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NEWS

Jan.,
2002

 

  • Institution Owners Stole Millions From Schools
  • Residents sue to leave CA institutions
  • MiCASSA Introduced In House, Again
  • Case on commitment heads back to Kansas
  • NY pay raise -- not for in-home workers
  • Editorial Blasts State For Lack Of Resources
  • Charleston, SC cuts bus service to disabled riders
  • Developer to Pay $42,000 for Ignoring Access
  • Wrongful birth suits to be voided by law
  • SF Can't Stop Laguna Honda Suit, Judge Rules

    Institution Owners Stole Millions From Schools
    by Dave Reynolds, Inclusion Daily Express
    This article is reproduced here under special arrangement with Inclusion Daily Express Email News Service.

    PATERSON, NJ, Jan. 30, 2002 --The owners of six private institutions have been accused of stealing $3.6 million from local public school districts, by setting up bogus jobs for friends and relatives.

    Daniel Greco, 45, and Philip Scardilli, 51, are the cofounders and operators of the Windsor Schools, six institutions that specialize in serving students with disabilities from local public schools.

    Attorney General David Samson on Monday charged Greco and Scardilli with giving "no-show" jobs paying up to $150,000 to their wives, brothers and in-laws. From 1995 to 2000, the owners handed out paychecks to seven friends and relatives who did not show up to work, came in for minimal hours or did not do what they were paid to do, Samson said yesterday.

    Those seven face conspiracy and theft charges and could face sentences of 10 years in prison and fines of $150,000 each. Windsor Schools served 342 students last year. Tuition of up to $30,000 for each child was paid by the public schools.


    Residents sue to leave CA institutions
    by Dave Reynolds, Inclusion Daily Express
    This article is reproduced here under special arrangement with Inclusion Daily Express Email News Service.

    OAKLAND, CA, Jan. 28, 2002 -- Avery Russell, is tired of living at Agnews Developmental Center, an institution housing hundreds of people with developmental disabilities.

    "I want to be on my own," said Russell, 45. "I'd be happy to be on my own."

    Last Friday, Russell and 11 other people living in California's institutions and large care facilities filed a class-action lawsuit against the state and its 21 regional centers, demanding to be allowed to live in the community.

    Protection and Advocacy, Inc. filed the suit also on behalf of Capitol People First, Arc California, and California Alliance for Inclusive Communities (CAIC). Two California taxpayers who are also disability rights advocates have joined the suit, claiming that the state has illegally spent tax dollars by failing to provide community supports for people with developmental disabilities in violation of federal law.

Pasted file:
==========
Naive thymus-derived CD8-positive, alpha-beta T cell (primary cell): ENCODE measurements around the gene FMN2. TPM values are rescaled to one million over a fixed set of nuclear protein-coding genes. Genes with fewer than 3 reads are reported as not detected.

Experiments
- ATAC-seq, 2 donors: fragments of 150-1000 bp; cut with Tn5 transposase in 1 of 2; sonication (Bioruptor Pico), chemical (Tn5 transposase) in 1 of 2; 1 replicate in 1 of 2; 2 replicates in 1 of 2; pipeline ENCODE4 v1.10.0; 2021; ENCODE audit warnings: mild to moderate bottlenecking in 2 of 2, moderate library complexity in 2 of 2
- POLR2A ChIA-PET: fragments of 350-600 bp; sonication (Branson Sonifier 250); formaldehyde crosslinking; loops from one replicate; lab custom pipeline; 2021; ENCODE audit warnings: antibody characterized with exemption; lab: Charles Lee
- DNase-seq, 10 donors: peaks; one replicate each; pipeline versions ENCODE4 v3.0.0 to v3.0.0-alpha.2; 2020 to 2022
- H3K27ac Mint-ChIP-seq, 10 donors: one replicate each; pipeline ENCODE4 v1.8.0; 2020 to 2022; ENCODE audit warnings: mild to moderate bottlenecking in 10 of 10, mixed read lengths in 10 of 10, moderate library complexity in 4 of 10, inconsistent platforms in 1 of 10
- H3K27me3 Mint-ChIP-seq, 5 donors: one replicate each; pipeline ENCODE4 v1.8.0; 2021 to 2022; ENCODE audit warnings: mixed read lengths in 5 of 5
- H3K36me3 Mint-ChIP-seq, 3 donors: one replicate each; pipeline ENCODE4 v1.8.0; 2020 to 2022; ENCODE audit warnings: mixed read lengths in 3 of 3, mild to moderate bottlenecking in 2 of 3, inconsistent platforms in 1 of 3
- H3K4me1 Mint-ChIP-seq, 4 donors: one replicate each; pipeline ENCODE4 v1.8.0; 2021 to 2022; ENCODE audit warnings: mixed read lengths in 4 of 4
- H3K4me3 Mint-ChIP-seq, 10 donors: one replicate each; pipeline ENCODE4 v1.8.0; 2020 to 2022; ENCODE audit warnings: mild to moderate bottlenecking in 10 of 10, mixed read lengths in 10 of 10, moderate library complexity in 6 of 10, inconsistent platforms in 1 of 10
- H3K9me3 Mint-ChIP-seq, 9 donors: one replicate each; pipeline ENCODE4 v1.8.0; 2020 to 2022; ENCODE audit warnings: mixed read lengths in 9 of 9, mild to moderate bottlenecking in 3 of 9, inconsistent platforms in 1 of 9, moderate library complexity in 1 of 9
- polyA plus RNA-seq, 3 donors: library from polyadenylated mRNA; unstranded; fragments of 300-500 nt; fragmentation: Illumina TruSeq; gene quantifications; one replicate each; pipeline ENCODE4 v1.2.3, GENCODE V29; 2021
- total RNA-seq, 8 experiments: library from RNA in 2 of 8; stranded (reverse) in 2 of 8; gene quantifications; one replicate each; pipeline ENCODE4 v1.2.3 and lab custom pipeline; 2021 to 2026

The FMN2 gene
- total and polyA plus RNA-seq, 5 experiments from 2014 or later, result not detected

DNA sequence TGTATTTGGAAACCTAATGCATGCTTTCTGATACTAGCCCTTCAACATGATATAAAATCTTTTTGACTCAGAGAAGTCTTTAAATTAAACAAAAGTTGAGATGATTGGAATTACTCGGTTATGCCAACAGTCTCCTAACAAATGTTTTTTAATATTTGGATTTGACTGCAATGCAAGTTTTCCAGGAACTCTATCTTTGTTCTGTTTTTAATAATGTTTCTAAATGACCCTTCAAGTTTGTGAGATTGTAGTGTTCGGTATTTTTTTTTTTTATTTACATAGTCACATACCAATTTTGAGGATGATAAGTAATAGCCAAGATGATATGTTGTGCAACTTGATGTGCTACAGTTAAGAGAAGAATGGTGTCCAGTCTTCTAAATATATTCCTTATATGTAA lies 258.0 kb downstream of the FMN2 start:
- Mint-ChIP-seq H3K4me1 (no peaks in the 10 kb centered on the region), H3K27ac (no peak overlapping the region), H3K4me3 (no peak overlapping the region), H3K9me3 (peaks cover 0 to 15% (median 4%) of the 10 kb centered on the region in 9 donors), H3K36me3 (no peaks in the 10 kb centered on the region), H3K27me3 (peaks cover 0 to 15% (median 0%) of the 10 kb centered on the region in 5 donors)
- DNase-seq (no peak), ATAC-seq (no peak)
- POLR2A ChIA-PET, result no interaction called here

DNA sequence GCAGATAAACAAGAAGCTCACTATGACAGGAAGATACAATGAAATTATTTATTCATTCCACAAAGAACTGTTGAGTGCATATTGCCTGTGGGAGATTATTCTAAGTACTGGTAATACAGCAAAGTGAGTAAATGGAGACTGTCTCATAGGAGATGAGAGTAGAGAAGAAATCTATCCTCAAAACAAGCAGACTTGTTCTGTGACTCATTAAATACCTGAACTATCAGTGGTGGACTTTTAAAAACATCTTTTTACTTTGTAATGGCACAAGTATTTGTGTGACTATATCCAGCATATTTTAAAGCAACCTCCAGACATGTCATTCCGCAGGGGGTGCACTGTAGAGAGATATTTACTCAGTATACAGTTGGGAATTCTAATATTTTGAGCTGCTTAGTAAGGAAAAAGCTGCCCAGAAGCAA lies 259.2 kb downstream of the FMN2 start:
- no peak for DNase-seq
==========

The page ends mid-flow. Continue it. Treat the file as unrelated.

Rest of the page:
The suit names as defendants the California Health and Human Services Agency, the Department of Developmental Services (DDS), the Department of Health Services (DHS), the Department of Finance and the directors of each department. It also lists the state's 21 Regional Centers that contract with DDS to provide services to people with developmental disabilities.If it is accepted as a class action, it could impact hundreds or thousands of people currently living in institutions or those who might be at risk of being moved into them.

    California houses nearly 4,000 people with developmental disabilities in expensive, outdated institutions, here called "developmental centers". About 25 percent of the state's entire developmental disabilities budget is spent on the 2 percent that are in these facilities. Yet the state has made little progress in moving people into the community in the 30 months since the U.S. Supreme Court's Olmstead decision, which found that institutionalizing people "unnecessarily" violates the Americans with Disabilities Act.

    "It's about quality of life," said Pat Napoliello of Arc California, whose 21-year-old son lives in his own apartment with an assistant. "It's about the right to choose where to go on the weekend, what to watch on TV, what to eat, when to go to bed."

    Several Bay Area newspapers ran articles on the suit. The San Jose Mercury News's is at http://www0.mercurycenter.com/premium/local/docs/disabled26a.htm

    For background on California's move to the community, check out this Inclusion Daily Express web page: http://www.InclusionDaily.com/news/community/caaroner.htm


    MiCASSA Introduced In House, Again
    by Dave Reynolds, Inclusion Daily Express
    This article is reproduced here under special arrangement with Inclusion Daily Express Email News Service.

    January 25, 2002 -- WASHINGTON, DC--The Medicaid Community Attendant Services and Supports Act, commonly known as MiCASSA, was introduced Wednesday as HR 3612.